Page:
Figure 4. Examples of results that can be obtained using the Neural Decoding Toolbox. (A) Basic classification accuracy results from decoding which object was present using the Zhang–Desimone seven object dataset. As can be seen, prior to the onset of the stimulus (black vertical line at 500 ms) the decoding accuracy is at chance (black horizontal line) and it rises quickly after stimulus onset. (B) Results examining whether information is contained in a dynamic population code that are obtained by training the classifier at one time period (y-axis) and testing the classifier at a second time period (x-axis). The results here show there are some dynamics to the population code, as can be seen by the fact that the some of the highest decoding accuracies occur along the diagonal of the plot, however, overall there dynamics appear weak compared to those seen in other studies (Meyers et al., 2008, 2012; Crowe et al., 2010; Carlson et al., 2011; Isik et al., 2012). (C) Results showing that IT populations are highly invariant to changes in the position of the stimulus. Each subplot shows the results from training the classifier using data from objects shown at one position, and each bar shows the results from test the classifier with data from either the same position or at a different position (the cyan bar shows the results generated by the code in the text). As can be seen, the best results are usually obtained when the classifier is trained and tested with data from the same position, however, even when the classifier is tested with data from a different position, the results are well above chance (black horizontal line) showing that the neural population represents objects similarly across different positions.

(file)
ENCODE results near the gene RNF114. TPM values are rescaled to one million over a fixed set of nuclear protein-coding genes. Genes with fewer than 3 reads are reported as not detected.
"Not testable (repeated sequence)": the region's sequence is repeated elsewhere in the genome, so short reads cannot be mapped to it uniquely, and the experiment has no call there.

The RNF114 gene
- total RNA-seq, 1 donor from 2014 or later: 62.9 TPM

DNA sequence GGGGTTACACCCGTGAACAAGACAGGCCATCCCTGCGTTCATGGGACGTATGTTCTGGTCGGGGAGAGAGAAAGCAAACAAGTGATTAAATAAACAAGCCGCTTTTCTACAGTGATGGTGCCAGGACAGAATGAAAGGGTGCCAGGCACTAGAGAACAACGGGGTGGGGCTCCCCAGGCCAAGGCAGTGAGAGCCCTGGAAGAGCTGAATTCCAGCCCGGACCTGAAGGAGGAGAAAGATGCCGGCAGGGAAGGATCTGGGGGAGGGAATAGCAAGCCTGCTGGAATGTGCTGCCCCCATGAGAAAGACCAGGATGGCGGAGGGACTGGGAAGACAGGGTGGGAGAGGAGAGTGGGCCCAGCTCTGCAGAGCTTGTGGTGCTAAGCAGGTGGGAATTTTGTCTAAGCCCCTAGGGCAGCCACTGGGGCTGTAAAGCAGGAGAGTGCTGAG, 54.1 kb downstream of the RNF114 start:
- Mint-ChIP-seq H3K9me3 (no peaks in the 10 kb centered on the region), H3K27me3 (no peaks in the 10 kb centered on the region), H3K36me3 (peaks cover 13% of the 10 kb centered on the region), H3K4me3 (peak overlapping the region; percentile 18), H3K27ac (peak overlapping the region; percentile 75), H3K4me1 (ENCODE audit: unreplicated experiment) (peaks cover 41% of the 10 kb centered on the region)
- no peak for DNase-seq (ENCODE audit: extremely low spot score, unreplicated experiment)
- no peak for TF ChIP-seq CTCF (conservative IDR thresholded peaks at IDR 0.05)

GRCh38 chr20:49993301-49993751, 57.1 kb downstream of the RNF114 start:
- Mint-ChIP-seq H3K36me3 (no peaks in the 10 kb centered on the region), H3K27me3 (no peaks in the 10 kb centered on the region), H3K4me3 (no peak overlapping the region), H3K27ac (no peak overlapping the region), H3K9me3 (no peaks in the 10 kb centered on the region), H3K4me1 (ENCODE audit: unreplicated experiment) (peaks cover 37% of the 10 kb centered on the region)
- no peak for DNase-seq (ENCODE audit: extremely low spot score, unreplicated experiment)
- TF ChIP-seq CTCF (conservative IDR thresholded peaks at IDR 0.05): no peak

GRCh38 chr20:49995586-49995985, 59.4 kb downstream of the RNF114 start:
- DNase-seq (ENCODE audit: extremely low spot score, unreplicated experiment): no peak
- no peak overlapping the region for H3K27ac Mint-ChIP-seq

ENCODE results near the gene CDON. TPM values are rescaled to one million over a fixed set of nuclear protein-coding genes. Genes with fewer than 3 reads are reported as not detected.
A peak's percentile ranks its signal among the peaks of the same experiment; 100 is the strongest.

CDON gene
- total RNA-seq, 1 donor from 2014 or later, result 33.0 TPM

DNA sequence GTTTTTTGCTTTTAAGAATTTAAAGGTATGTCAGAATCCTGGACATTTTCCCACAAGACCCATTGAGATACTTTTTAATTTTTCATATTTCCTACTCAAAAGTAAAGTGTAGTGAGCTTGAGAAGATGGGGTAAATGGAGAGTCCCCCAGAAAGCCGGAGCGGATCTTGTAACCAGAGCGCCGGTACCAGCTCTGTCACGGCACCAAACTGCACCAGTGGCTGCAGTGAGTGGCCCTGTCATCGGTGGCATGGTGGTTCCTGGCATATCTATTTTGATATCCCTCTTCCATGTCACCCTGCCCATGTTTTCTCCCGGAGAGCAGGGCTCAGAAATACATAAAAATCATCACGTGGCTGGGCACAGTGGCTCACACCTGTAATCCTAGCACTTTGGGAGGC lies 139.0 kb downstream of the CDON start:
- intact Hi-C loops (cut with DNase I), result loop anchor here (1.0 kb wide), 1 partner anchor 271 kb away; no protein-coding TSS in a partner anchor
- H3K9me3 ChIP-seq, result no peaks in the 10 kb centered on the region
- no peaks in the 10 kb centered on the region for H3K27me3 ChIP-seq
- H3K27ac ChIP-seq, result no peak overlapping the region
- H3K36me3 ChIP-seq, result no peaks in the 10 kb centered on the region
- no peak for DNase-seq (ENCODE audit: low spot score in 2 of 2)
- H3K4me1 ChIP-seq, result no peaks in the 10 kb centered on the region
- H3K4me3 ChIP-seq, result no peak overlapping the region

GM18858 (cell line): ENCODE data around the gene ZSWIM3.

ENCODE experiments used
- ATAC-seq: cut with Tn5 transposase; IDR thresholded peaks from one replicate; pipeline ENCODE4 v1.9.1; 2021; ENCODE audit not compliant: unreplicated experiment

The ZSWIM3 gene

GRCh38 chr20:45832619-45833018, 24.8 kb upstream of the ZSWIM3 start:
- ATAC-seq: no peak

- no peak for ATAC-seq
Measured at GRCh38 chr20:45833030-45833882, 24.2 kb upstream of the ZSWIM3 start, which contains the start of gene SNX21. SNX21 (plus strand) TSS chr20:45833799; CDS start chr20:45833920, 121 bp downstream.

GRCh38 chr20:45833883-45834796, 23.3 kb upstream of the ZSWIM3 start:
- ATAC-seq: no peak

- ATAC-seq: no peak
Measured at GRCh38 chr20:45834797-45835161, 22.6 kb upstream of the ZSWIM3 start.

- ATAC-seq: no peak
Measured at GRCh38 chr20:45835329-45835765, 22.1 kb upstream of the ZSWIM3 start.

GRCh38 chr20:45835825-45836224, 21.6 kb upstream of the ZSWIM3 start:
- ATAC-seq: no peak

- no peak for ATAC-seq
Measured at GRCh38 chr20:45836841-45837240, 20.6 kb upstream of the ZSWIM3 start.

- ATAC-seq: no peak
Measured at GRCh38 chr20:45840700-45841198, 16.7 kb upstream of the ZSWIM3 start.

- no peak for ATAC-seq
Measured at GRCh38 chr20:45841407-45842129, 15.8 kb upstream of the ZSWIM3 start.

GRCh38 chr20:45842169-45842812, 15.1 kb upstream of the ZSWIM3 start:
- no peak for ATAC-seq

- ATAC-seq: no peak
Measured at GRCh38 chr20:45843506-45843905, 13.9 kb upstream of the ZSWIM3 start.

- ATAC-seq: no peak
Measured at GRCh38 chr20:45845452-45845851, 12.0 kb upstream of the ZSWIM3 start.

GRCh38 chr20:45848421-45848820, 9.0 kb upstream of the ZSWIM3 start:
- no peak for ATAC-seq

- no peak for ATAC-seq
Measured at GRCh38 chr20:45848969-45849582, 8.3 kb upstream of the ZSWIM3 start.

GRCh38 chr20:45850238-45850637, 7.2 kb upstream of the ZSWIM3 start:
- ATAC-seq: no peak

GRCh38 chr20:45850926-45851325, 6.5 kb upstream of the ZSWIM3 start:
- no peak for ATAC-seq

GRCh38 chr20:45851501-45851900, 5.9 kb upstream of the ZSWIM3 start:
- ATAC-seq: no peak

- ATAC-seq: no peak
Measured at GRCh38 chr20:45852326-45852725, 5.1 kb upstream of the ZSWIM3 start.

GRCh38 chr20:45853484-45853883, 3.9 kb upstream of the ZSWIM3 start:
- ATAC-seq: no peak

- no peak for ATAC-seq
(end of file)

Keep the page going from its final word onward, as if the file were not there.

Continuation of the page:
We can also examine whether information is coded by a dynamic population code (i.e., do different patterns of neural activity code the same information at different latencies in the trial). Previous work showed that information in several brain regions often is contained in a highly dynamic population code (Meyers et al., 2008, 2012; Crowe et al., 2010; Carlson et al., 2011). To test whether information is contained in a dynamic population code, we can plot a temporal cross-training matrix (TCT plot) using the plot_standard_results_TCT_object as follows: